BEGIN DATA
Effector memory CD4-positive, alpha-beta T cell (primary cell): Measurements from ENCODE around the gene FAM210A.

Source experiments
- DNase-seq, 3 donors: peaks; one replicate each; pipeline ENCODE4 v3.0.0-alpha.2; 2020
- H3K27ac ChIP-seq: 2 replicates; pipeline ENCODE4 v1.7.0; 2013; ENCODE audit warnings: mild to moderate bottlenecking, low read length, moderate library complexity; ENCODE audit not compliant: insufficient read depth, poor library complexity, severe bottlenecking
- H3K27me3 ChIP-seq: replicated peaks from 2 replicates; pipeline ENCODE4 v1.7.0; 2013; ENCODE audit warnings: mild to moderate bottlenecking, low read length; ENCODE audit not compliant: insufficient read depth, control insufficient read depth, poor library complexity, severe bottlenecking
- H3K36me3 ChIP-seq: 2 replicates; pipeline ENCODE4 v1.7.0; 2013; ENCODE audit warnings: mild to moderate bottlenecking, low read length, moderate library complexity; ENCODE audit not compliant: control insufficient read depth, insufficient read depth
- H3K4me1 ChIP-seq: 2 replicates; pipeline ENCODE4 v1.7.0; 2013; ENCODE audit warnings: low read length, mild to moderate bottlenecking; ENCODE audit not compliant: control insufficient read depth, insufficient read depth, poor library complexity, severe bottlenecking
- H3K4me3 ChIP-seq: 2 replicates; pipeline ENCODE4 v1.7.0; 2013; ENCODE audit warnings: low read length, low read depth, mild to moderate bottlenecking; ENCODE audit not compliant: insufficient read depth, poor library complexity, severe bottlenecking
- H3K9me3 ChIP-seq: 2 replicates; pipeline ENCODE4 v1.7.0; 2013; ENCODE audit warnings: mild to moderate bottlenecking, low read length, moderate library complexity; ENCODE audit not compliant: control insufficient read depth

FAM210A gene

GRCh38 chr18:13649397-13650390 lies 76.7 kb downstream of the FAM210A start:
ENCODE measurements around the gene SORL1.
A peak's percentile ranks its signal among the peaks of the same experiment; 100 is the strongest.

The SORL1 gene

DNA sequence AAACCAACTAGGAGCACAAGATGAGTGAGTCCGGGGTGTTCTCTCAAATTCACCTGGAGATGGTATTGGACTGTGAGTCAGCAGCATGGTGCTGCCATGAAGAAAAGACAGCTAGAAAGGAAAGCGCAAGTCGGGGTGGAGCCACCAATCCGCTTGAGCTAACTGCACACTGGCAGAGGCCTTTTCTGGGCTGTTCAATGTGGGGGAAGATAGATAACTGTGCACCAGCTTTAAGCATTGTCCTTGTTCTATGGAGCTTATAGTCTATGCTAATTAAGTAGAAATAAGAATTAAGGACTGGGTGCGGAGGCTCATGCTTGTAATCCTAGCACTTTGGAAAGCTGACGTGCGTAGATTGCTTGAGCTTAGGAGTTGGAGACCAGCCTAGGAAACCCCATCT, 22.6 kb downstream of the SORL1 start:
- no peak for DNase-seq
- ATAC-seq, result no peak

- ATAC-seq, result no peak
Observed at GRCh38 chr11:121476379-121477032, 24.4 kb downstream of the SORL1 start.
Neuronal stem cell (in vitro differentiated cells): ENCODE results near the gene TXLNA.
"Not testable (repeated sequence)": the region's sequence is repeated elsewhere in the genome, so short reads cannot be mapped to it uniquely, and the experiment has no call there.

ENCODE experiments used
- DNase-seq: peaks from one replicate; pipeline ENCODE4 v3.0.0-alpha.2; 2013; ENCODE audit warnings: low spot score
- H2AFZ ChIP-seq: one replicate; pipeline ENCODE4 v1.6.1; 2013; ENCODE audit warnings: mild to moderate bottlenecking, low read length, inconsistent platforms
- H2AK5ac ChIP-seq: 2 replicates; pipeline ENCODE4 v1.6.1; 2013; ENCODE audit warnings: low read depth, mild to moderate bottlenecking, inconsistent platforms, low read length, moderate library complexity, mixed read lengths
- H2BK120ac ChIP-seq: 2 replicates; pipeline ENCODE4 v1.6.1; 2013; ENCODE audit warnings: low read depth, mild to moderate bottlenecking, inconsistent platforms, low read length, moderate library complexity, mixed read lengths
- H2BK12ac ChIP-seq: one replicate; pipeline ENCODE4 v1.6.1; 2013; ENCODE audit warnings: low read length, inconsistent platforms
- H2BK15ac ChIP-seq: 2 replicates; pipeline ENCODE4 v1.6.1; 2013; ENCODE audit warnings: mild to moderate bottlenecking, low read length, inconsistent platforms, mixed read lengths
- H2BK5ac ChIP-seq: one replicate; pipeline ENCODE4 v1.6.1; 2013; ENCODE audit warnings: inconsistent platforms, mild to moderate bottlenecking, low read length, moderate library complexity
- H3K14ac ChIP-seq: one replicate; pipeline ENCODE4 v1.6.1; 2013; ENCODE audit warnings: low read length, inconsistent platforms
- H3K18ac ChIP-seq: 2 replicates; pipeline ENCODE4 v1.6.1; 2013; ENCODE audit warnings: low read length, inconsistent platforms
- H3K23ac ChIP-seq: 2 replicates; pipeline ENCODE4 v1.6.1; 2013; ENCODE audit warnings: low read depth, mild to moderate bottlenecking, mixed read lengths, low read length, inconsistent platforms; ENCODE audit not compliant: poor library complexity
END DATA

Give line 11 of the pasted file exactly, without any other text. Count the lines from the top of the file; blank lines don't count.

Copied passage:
GRCh38 chr18:13649397-13650390 lies 76.7 kb downstream of the FAM210A start: